This broadcast targeted Oceania, and the signal was extremely variable in quality. It faded in and out rapidly. With the New Zealand accent, their rapid pace of speech, and the uneven signal quality, it was difficult for me to keep up with this broadcast. It probably would sound fine as a high-quality digital download, even though I don't prefer to get my news that way.

• 2012-08-04, 0200-0215 UTC, 9925 kHz: Voice of Croatia. Two sectors of Croatia's transportation system, motorway maintenance and toll collection, will be merged within the next five years to save money. A prime minister supports Bosnia joining the European Union and NATO. Wall Street opened sharply higher on Friday due to positive jobs data.

Voice of Croatia packed a lot of news stories into the first eight minutes of the broadcast. This was followed by two minutes of sports news, then the top headlines were repeated. "This is Croatian radio - the Voice of Croatia." Then the broadcasting schedules were explained, and an acoustic guitar song completed the 15-minute broadcast.

While dealing with below-average signal strength, I struggled to keep up with the news and got annoyed by the frequent orchestra-hit sound effect that played between stories.

• 2012-08-04, 0300-0330 UTC, 9790 kHz: China Radio International. So, China has a different view of the Syrian civil war compared to most western hemisphere countries. My concern is, who has a solution that results in peace and saves lives?

Putting pressure on only one party won't resolve the issue in Syria. UN General Assembly adopted a resolution condemning the Syrian government. "The Syrian issue must be resolved through political means." British prime minister David Cameron: "I don't think military options are right in this case". The UN General Assembly overwhelmingly adopted a resolution urging political transition in Syria due to violence. "The international community does not tolerate what is happening in Syria."

Gales and rainstorms have plagued coastal regions in China. It is rare for two typhoons to make landfall in China within 24 hours. Approximately $165 million was made available to help citizens affected by the typhoons. "This is CRI news."

Hiring in the United States was strong during July, but the unemployment rate remains high.

In the Olympics, the United States has just overtaken China for the total number of medals won.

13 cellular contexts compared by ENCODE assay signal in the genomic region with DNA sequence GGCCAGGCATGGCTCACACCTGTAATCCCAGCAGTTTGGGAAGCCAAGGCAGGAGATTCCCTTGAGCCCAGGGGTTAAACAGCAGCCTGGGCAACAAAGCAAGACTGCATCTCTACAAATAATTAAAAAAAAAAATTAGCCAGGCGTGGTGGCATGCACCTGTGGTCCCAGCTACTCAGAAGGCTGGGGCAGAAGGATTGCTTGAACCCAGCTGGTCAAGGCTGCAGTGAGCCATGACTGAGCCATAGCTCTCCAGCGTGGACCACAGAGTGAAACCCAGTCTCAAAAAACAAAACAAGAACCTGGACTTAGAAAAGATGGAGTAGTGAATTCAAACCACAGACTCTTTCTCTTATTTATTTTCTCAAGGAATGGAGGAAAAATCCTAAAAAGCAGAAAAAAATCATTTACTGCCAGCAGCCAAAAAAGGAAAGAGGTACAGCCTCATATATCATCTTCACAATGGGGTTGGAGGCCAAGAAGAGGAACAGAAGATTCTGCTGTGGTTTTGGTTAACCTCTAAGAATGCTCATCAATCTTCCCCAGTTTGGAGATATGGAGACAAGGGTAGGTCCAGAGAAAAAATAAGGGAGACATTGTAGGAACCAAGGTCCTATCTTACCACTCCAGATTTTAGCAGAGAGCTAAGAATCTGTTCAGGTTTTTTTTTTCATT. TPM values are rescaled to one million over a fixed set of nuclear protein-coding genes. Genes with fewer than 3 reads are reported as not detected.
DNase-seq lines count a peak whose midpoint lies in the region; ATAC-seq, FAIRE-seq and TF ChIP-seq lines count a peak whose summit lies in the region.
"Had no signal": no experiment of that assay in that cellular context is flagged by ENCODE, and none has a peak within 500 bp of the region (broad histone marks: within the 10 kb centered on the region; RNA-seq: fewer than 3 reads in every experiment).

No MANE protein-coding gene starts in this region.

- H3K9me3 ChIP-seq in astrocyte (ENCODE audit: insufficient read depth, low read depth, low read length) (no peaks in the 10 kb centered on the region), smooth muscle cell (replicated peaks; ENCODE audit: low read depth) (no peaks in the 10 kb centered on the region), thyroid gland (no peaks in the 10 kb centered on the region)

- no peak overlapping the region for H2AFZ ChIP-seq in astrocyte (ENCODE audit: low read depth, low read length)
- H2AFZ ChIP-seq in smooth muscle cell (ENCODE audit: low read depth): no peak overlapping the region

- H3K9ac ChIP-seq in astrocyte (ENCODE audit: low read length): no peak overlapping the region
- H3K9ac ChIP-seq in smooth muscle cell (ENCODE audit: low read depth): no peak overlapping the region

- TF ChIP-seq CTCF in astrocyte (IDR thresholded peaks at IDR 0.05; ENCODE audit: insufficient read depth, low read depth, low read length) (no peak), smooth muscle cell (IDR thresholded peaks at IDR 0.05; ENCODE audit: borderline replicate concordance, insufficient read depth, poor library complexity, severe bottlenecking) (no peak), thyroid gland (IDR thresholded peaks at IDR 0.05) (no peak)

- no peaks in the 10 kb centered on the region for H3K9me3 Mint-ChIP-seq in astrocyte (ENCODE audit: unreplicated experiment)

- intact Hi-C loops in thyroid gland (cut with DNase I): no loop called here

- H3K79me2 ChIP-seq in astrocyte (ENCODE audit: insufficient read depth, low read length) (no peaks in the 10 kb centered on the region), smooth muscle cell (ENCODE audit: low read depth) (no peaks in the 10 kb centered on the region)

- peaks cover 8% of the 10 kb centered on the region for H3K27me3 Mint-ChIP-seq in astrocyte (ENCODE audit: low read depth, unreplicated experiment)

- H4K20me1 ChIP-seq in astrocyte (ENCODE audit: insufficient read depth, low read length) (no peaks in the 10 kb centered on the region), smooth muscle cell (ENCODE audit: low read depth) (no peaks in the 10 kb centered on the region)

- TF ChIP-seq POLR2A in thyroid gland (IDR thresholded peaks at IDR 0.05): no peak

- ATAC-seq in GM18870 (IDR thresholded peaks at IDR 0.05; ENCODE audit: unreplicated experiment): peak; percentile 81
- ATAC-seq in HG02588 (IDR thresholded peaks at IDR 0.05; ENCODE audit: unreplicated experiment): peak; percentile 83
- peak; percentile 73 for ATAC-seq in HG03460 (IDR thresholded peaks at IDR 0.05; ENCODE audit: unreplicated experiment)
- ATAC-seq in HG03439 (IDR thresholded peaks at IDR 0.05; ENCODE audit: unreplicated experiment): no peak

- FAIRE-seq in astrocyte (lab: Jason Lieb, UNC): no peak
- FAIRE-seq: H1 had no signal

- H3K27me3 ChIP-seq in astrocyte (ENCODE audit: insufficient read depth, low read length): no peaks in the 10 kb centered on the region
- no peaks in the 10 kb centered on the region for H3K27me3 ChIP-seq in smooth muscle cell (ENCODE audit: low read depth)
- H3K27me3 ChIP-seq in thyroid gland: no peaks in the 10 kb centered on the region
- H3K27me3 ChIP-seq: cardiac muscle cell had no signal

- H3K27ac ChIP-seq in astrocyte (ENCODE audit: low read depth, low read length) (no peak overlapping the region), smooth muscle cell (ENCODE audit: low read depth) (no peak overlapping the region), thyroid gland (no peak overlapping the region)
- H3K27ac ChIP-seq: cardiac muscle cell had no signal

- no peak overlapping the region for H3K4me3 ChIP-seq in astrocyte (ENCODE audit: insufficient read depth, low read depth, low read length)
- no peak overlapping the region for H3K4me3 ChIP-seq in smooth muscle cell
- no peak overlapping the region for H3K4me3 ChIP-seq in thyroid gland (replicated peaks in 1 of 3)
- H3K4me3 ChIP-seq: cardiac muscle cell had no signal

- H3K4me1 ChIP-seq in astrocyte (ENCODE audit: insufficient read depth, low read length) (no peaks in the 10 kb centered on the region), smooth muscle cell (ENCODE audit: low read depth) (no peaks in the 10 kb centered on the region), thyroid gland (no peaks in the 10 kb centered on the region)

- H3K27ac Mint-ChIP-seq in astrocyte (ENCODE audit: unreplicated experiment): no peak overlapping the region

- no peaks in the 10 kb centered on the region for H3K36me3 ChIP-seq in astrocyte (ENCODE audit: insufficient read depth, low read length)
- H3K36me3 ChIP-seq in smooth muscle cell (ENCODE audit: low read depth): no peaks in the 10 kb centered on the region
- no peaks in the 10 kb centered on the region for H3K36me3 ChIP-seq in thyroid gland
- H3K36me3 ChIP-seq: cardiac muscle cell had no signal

London 2012 Olympics logo. Source: Wikipedia

Chinese roads developed sinkholes following the recent typhoons. Beijing weather: cloudy, 23-26C.

• 2012-08-04, 0400-0430 UTC, 13775 kHz: "Voice of Russia." Russia voted against the UN resolution regarding Syria. Sudan and South Sudan have come to an agreement regarding oil transportation.

Emerald mining sites in the Ural mountains are now available to tourists. Mining other substances using explosives resulted in destroying lots of precious stones. Processing 100,000 pounds of rock typically results in 66 pounds of emeralds. Tourists are not allowed into the mines.

During the Kaleidoscope segment, an interesting story about a band came on, and I unfortunately missed the band name. That sort of thing is distracting enough that it becomes hard to focus on the story. Maybe I can catch this segment again in the future.

• 2012-08-04, 0500-0530 UTC, 6010 kHz: Radio Havana Cuba. "Thanks for joining us for the English hour on Radio Havana Cuba."

A Cuban literacy program helped over 6.5 million people in 28 countries become literate. It is reportedly becoming easier to be self-employed in Cuba.

Kofi Annan: "The Syrian people desperately need action." Syrian violence has continued to escalate. The Syrian foreign ministry expressed regret over Annan's resignation as UN Arab League special envoy to Syria. Russia and China were adamant in their opposition to foreign intervention. Militants are reportedly being trained at a United States base in Turkey to fight in Syria.

The United States has wasted money on ineffective construction projects in Afghanistan. In one case, a military base had to be abandoned because it lacked a water supply.

A regularly-featured pre-recorded segment stated that the United States Supreme Court would not allow the Cuban Five to have their fair day in court, and called for the Cuban Five to be released and returned to their families.

RHC is promoting their RealAudio stream. "Never fear, RealAudio is here." Ed Newman still always omits the dot after "www" when announcing a URL. I know I've mentioned this before when writing to RHC.

At 0524 UTC, my ears were treated with Cuban music to fill out the half hour.

RealAudio. Source: allthingsd.com